Cesar Melendez will not be voting today.
Melendez is one of 6.2 million US citizens who cannot vote or hold office because of a felony conviction on their record. He was arrested on guns and drug charges when he was 23 and served seven years. He’s 45 now, and has been out of prison and working for 15 years.
Melendez lives in Florida, one of three states including Iowa and Kentucky that have lifetime voting bans for former felons.
In Kentucky, the situation is particularly acute. One in ten of the state’s adults and one in four African Americans are banned from voting for life, according to The Sentencing Project. It’s the worst record in the US. “The share of voting-age Kentuckians with felony records rose nearly fourfold from 1980 to 2010. Among the state’s black residents, it grew nearly sevenfold,” reports The New York Times. But, why? “Despite changes to criminal sentencing guidelines seven years ago and a declining crime rate, the state’s prison population continues to rise, with well over half the 24,000-plus prisoners warehoused in overcrowded county jails.”
But in Florida, voters are considering an amendment to their state’s constitution that would restore voting rights to residents who have completed their sentences. It would be a bridge back to civic participation for some 1.5 million people, many of whom, like Melendez, have been trying desperately to get their rights back.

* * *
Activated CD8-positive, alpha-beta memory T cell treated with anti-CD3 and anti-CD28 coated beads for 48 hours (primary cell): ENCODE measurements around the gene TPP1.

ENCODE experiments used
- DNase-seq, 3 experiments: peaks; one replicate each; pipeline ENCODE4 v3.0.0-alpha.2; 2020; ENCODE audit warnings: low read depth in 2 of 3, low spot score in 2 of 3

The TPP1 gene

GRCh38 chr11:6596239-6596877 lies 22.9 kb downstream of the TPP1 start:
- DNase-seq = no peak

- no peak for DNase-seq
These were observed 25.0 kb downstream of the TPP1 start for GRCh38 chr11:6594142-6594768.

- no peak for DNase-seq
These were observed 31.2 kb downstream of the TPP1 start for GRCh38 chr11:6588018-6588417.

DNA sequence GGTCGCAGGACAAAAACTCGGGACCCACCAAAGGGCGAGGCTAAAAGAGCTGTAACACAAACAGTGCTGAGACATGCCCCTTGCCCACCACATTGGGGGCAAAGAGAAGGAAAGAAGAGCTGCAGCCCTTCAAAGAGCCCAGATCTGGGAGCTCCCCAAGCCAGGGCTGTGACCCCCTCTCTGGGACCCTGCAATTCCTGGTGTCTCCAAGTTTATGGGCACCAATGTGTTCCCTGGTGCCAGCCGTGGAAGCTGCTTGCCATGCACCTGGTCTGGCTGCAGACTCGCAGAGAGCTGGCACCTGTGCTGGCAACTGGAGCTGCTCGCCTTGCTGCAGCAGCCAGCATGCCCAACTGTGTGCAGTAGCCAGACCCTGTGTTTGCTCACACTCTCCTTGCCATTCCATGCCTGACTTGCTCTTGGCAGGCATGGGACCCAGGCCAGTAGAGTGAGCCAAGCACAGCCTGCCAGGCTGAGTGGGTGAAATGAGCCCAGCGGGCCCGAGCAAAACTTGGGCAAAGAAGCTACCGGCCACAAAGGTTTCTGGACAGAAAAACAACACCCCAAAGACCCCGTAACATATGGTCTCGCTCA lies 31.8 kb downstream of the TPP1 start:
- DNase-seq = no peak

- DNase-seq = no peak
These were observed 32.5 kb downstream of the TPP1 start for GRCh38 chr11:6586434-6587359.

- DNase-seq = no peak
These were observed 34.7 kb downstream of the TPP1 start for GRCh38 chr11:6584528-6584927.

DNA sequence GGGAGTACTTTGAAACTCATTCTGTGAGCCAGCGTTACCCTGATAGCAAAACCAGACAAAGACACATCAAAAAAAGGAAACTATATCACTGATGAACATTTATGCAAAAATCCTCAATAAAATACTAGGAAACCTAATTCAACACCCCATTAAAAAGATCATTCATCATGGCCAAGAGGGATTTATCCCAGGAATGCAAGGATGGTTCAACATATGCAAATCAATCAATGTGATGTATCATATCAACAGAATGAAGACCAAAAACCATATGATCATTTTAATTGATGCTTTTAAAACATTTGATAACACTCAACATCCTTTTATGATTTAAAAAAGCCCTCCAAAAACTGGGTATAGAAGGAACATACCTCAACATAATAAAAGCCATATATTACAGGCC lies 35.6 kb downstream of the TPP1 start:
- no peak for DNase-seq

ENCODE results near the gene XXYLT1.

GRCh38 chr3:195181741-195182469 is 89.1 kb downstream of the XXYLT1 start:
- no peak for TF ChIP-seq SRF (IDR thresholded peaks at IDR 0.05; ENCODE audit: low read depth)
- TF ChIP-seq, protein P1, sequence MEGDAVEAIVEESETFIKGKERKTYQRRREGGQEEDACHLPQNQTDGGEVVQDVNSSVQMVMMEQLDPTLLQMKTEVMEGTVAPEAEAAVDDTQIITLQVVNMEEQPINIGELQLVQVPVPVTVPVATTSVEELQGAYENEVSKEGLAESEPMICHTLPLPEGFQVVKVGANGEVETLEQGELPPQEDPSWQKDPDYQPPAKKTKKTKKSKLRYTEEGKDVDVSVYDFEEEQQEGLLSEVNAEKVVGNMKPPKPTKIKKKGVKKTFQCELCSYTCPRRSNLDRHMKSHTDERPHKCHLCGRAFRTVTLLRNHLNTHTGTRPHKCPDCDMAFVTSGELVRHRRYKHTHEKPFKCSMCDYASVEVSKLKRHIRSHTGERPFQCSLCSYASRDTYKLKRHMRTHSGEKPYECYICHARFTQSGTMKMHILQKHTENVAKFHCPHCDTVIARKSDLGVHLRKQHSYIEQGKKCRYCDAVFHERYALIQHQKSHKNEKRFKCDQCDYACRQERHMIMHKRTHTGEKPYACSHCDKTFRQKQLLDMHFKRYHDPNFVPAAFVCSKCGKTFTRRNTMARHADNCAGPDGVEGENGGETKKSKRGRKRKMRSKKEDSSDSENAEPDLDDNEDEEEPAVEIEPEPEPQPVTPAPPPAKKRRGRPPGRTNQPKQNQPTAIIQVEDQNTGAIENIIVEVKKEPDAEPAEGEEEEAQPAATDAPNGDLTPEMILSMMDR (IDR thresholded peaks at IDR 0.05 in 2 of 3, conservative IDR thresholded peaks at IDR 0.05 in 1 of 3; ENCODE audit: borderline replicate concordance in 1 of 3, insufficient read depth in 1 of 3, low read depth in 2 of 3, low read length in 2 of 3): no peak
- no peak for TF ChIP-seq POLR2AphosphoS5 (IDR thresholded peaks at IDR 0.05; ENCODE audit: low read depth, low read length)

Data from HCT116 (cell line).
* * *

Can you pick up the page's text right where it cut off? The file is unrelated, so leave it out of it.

In a poignant essay, Melendez’s sister Sheena Medina, a technologist who’s worked in media and the start-up world, shared the pain of her brother’s incarceration, their complicated family life, and his struggle to stay employed and out of trouble once he served his sentence. But she only recently learned that her brother’s quest to vote again involved a humiliating red-tape runaround that currently requires petitioning the state for clemency, and a lot of time on hold. It’s a form of voter disenfranchisement that has its roots in Jim Crow:
In Illinois, where my brother committed his crime and served his sentence, the right to vote is lost only while incarcerated and is automatically restored after release. Two states, Maine and Vermont, allow felons to vote while in prison. In other states, like Kentucky and Iowa, felons who serve their full sentences, including parole, must apply to state officials in order to regain their right to vote. It is not automatic. Florida is similar, though convicted felons there must wait at least five years after serving their full sentences before they can even apply. Once they apply, individuals must be granted clemency on a case by case basis.
The state of Florida currently has a backlog of more than 10,000 applications. Since 2011, only a fraction of the more than 100,000 former felons who sought to have their rights restored were successful.